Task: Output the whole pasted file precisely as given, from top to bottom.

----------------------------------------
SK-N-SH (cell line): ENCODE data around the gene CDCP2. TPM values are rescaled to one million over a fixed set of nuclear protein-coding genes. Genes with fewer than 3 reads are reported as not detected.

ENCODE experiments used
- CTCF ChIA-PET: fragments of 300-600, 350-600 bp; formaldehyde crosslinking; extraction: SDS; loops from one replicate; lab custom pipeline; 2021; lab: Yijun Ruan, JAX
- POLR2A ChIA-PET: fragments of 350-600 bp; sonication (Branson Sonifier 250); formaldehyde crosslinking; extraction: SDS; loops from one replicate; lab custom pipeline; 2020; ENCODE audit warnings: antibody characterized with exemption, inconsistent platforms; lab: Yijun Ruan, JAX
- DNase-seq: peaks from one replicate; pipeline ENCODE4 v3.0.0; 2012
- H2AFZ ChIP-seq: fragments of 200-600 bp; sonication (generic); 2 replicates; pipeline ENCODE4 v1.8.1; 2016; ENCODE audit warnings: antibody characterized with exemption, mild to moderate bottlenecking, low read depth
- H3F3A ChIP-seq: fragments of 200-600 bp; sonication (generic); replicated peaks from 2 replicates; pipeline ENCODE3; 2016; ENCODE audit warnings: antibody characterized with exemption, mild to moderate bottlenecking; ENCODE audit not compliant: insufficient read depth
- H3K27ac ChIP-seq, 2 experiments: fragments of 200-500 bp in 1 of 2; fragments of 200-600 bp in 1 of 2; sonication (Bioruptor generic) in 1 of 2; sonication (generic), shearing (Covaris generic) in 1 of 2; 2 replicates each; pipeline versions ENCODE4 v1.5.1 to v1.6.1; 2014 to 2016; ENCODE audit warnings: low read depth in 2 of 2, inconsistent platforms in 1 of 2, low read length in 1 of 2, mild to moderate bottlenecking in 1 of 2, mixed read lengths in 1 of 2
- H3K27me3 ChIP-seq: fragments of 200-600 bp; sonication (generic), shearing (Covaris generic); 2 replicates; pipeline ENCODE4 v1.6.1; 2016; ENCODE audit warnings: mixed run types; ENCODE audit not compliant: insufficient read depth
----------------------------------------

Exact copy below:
SK-N-SH (cell line): ENCODE data around the gene CDCP2. TPM values are rescaled to one million over a fixed set of nuclear protein-coding genes. Genes with fewer than 3 reads are reported as not detected.

ENCODE experiments used
- CTCF ChIA-PET: fragments of 300-600, 350-600 bp; formaldehyde crosslinking; extraction: SDS; loops from one replicate; lab custom pipeline; 2021; lab: Yijun Ruan, JAX
- POLR2A ChIA-PET: fragments of 350-600 bp; sonication (Branson Sonifier 250); formaldehyde crosslinking; extraction: SDS; loops from one replicate; lab custom pipeline; 2020; ENCODE audit warnings: antibody characterized with exemption, inconsistent platforms; lab: Yijun Ruan, JAX
- DNase-seq: peaks from one replicate; pipeline ENCODE4 v3.0.0; 2012
- H2AFZ ChIP-seq: fragments of 200-600 bp; sonication (generic); 2 replicates; pipeline ENCODE4 v1.8.1; 2016; ENCODE audit warnings: antibody characterized with exemption, mild to moderate bottlenecking, low read depth
- H3F3A ChIP-seq: fragments of 200-600 bp; sonication (generic); replicated peaks from 2 replicates; pipeline ENCODE3; 2016; ENCODE audit warnings: antibody characterized with exemption, mild to moderate bottlenecking; ENCODE audit not compliant: insufficient read depth
- H3K27ac ChIP-seq, 2 experiments: fragments of 200-500 bp in 1 of 2; fragments of 200-600 bp in 1 of 2; sonication (Bioruptor generic) in 1 of 2; sonication (generic), shearing (Covaris generic) in 1 of 2; 2 replicates each; pipeline versions ENCODE4 v1.5.1 to v1.6.1; 2014 to 2016; ENCODE audit warnings: low read depth in 2 of 2, inconsistent platforms in 1 of 2, low read length in 1 of 2, mild to moderate bottlenecking in 1 of 2, mixed read lengths in 1 of 2
- H3K27me3 ChIP-seq: fragments of 200-600 bp; sonication (generic), shearing (Covaris generic); 2 replicates; pipeline ENCODE4 v1.6.1; 2016; ENCODE audit warnings: mixed run types; ENCODE audit not compliant: insufficient read depth